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Cloud and Bubble chambers

The particles ionise the atoms they travel past, which in turn attract the particles which visibly change their state, allowing us to see the trails of the particles.


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‘Seeing’ different particles

The particles curve different ways, at varying amounts and velocities. Analysing these variables allow us to work out what kind of particle it is.


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What are we looking for?

  • Standard model

  • Higgs Boson

  • Other particles:

    • Strangelets

    • Micro black holes

    • Magnetic monopoles

    • Supersymmetric particles


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Standard Model

  • It predicts that one more particle is to be discovered, the Higgs Boson.

  • By completing the standard model, some physicists hope to extend it into a ‘theory of everything’.


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Higgs Boson

  • It would provide the mechanism by which particles acquire mass.

  • Accelerators have not produced a Higgs boson.

  • In order for physicists to develop their understanding of the matter, there needs to be progress in the search for the Higgs boson.


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Other Particles

  • Other theorized particles may be produced at the LHC, and searches for some of these have been planned.

  • Some examples of these particles are:

    • Strangelets

    • Micro black holes

    • Magnetic monopoles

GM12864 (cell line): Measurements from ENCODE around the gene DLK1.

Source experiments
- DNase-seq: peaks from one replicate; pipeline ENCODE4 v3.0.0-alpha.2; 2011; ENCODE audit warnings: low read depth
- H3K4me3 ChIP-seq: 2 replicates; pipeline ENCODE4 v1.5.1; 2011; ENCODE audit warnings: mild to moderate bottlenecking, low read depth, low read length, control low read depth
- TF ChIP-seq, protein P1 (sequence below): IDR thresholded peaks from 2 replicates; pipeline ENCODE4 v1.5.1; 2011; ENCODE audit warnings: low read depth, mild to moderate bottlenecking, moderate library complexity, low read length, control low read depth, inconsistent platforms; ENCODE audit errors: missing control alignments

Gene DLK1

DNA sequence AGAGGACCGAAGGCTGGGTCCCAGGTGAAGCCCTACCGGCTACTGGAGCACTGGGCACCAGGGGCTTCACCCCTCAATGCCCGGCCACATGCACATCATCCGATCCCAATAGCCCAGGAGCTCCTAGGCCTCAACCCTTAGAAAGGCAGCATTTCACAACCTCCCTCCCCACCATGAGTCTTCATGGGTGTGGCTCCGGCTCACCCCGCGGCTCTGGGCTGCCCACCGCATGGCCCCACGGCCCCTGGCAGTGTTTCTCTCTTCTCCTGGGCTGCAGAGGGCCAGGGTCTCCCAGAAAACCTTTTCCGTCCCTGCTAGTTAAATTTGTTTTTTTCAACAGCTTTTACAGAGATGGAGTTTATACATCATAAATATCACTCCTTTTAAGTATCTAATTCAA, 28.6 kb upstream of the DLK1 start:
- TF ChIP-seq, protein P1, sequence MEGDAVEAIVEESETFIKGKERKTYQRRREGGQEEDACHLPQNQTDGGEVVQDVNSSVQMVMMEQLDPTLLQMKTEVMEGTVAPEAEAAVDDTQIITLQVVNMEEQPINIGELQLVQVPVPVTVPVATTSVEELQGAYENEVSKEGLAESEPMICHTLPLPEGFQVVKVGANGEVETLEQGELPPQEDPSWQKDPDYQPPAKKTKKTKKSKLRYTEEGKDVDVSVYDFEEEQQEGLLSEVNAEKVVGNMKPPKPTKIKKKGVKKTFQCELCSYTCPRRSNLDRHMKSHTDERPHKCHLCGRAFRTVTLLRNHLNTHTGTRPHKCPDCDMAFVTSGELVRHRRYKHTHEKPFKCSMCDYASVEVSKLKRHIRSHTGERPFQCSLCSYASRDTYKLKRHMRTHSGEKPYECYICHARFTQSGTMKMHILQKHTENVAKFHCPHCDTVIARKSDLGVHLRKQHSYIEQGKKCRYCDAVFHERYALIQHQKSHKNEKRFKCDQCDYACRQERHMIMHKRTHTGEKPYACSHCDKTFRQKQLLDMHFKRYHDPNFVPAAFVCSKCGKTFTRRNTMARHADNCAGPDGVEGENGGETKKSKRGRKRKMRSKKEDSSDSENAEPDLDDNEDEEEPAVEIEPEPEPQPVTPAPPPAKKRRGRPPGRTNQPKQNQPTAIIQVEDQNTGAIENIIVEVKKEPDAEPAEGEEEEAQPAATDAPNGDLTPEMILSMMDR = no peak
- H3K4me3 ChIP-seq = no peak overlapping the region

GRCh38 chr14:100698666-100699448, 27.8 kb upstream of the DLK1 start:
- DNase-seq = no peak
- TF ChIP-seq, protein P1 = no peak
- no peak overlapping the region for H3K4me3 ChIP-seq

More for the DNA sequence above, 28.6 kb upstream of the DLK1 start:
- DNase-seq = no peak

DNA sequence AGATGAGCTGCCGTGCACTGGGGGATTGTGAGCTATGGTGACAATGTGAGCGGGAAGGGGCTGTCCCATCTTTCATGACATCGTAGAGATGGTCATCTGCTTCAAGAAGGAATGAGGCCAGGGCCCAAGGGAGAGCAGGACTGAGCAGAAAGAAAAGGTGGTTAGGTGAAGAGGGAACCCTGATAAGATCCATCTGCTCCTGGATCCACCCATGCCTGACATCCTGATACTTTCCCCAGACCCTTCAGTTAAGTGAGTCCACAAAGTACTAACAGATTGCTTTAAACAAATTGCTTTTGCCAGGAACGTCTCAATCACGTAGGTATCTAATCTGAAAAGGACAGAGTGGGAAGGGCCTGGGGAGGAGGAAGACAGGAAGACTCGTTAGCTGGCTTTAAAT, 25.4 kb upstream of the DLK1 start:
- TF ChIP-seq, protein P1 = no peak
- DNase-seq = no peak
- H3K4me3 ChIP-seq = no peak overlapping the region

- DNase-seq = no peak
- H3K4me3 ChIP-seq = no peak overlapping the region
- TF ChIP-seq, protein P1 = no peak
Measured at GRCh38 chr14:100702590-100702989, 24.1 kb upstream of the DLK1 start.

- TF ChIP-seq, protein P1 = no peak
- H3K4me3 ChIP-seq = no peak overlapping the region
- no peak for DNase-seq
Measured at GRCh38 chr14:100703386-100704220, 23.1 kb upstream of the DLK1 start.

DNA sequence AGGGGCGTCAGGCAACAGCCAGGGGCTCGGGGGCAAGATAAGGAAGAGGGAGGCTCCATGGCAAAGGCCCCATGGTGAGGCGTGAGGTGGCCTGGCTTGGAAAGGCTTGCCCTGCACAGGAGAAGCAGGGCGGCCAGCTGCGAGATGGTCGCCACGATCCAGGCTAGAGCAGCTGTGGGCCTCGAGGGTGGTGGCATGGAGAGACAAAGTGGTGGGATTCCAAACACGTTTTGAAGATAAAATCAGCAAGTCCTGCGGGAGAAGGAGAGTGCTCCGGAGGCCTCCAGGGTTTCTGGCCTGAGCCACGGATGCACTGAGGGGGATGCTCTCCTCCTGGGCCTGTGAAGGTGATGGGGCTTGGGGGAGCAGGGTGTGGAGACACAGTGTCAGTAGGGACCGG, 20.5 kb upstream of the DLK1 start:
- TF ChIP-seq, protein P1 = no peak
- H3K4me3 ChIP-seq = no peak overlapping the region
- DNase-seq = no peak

• Supersymmetric particles


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Where will it lead?

  • Grand Unified Theory

  • Why is Gravity So ‘Weak’?

  • Technological Developments

  • International Linear Collider


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Grand Unified Theory

  • Physicists have linked two of the four fundamental forces with electroweak theory (in 1979).

  • Grand unification theories (GUTs) have tried to link a strong force to these two forces.

  • The creation of a GUT would be a breakthrough in particle physics.


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Why is Gravity So ‘Weak’?

  • The Higgs boson may help to explain why gravity is so much weaker than the other three fundamental forces.

  • By developing a greater understanding of where the fundamental forces originated from, physicists hope to understand how and why they differ.


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Technological Developments

  • The creation of the LHC has led to many technological developments, as new equipment is needed to fulfil functions that have not been necessary before.

  • Examples include:

    • Positron emission tomography (PET)

      • A nuclear imaging technique used in medicine to create a 3D image of functional processes in the body

      • PET cameras were first used in CERN in the 1970s


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Technological Developments

  • World Wide Web

    • Created by Sir Tim Berners-Lee, in 1989

    • At that time he was working at CERN and used the service to share information with other academics

  • The GRID

    • A service used to share computer power and data storage capacity over the Internet

    • The data will be produced at about 10 Petabytes a year.


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International Linear Collider (ILC)

  • The ILC is a proposed electron-positron collider, which will work with the LHC, to provide more precision and help discover more.

  • They will work together to understand particle physics beyond the standard model.